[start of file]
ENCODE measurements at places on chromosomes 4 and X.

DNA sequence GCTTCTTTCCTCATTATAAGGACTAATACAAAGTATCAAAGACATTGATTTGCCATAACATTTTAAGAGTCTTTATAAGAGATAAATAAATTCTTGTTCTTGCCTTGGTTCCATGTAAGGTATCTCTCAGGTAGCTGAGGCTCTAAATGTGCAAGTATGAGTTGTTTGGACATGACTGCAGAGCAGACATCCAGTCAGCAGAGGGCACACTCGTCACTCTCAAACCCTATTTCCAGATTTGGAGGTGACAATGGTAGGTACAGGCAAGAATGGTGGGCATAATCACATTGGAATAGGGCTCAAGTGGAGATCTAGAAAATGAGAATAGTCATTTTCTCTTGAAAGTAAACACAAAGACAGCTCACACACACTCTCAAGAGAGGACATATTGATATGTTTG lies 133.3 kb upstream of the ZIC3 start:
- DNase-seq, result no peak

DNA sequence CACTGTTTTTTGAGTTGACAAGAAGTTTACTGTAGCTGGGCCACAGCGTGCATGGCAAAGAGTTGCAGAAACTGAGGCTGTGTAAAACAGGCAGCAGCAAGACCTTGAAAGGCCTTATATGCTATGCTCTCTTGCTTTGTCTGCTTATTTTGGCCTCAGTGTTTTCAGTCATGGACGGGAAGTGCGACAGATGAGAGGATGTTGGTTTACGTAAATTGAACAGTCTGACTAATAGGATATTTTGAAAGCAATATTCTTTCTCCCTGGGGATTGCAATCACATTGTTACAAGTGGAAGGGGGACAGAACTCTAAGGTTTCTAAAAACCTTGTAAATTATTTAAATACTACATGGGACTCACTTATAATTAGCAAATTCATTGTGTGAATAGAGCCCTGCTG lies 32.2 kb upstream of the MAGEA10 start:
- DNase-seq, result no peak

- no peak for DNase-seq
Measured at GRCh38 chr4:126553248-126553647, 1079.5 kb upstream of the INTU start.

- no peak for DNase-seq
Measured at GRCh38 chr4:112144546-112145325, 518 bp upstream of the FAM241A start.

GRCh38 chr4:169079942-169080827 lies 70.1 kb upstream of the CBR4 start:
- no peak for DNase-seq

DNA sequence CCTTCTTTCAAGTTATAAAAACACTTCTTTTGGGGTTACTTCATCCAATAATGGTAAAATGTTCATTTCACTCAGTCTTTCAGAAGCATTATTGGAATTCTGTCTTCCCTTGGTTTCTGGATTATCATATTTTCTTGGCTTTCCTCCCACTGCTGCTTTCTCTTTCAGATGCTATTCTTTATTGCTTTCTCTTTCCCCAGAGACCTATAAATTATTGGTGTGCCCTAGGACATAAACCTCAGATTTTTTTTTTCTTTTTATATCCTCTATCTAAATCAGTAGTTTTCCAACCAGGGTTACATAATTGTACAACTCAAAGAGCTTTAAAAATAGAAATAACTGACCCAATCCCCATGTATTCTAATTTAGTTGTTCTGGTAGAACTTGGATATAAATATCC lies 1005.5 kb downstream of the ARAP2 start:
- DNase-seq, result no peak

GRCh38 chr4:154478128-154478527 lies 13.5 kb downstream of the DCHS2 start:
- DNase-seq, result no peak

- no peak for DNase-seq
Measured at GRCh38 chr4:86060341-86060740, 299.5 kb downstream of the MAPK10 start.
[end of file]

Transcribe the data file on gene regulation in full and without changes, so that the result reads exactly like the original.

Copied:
ENCODE measurements at places on chromosomes 4 and X.

DNA sequence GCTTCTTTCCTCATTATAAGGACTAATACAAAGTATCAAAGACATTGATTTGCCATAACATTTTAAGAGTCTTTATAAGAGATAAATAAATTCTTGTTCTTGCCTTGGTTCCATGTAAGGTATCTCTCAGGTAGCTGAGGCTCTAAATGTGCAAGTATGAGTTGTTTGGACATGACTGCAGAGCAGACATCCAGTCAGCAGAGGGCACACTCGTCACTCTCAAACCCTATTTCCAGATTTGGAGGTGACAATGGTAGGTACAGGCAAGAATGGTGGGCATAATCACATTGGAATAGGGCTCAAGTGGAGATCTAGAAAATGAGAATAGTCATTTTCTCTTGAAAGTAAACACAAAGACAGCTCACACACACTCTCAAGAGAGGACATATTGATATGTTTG lies 133.3 kb upstream of the ZIC3 start:
- DNase-seq, result no peak

DNA sequence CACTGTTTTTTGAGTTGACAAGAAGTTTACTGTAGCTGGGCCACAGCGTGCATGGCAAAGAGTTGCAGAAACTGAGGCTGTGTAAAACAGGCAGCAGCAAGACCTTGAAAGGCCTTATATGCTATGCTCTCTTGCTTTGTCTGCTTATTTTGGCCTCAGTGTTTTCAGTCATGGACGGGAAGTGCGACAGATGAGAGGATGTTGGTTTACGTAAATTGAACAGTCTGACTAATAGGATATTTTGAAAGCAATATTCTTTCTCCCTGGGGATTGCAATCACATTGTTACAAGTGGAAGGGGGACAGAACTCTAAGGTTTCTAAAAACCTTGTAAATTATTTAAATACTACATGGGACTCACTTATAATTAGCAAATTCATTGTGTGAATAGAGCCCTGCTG lies 32.2 kb upstream of the MAGEA10 start:
- DNase-seq, result no peak

- no peak for DNase-seq
Measured at GRCh38 chr4:126553248-126553647, 1079.5 kb upstream of the INTU start.

- no peak for DNase-seq
Measured at GRCh38 chr4:112144546-112145325, 518 bp upstream of the FAM241A start.

GRCh38 chr4:169079942-169080827 lies 70.1 kb upstream of the CBR4 start:
- no peak for DNase-seq

DNA sequence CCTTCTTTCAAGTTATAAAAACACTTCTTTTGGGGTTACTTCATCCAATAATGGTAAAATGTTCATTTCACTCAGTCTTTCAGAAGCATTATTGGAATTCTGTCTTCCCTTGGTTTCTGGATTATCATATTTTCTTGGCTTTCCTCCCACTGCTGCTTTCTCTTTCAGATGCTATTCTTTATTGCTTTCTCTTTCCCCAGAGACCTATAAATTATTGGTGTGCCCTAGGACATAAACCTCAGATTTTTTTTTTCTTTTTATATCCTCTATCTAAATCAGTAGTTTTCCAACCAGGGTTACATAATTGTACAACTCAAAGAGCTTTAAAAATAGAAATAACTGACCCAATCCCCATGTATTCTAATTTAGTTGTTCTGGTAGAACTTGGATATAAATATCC lies 1005.5 kb downstream of the ARAP2 start:
- DNase-seq, result no peak

GRCh38 chr4:154478128-154478527 lies 13.5 kb downstream of the DCHS2 start:
- DNase-seq, result no peak

- no peak for DNase-seq
Measured at GRCh38 chr4:86060341-86060740, 299.5 kb downstream of the MAPK10 start.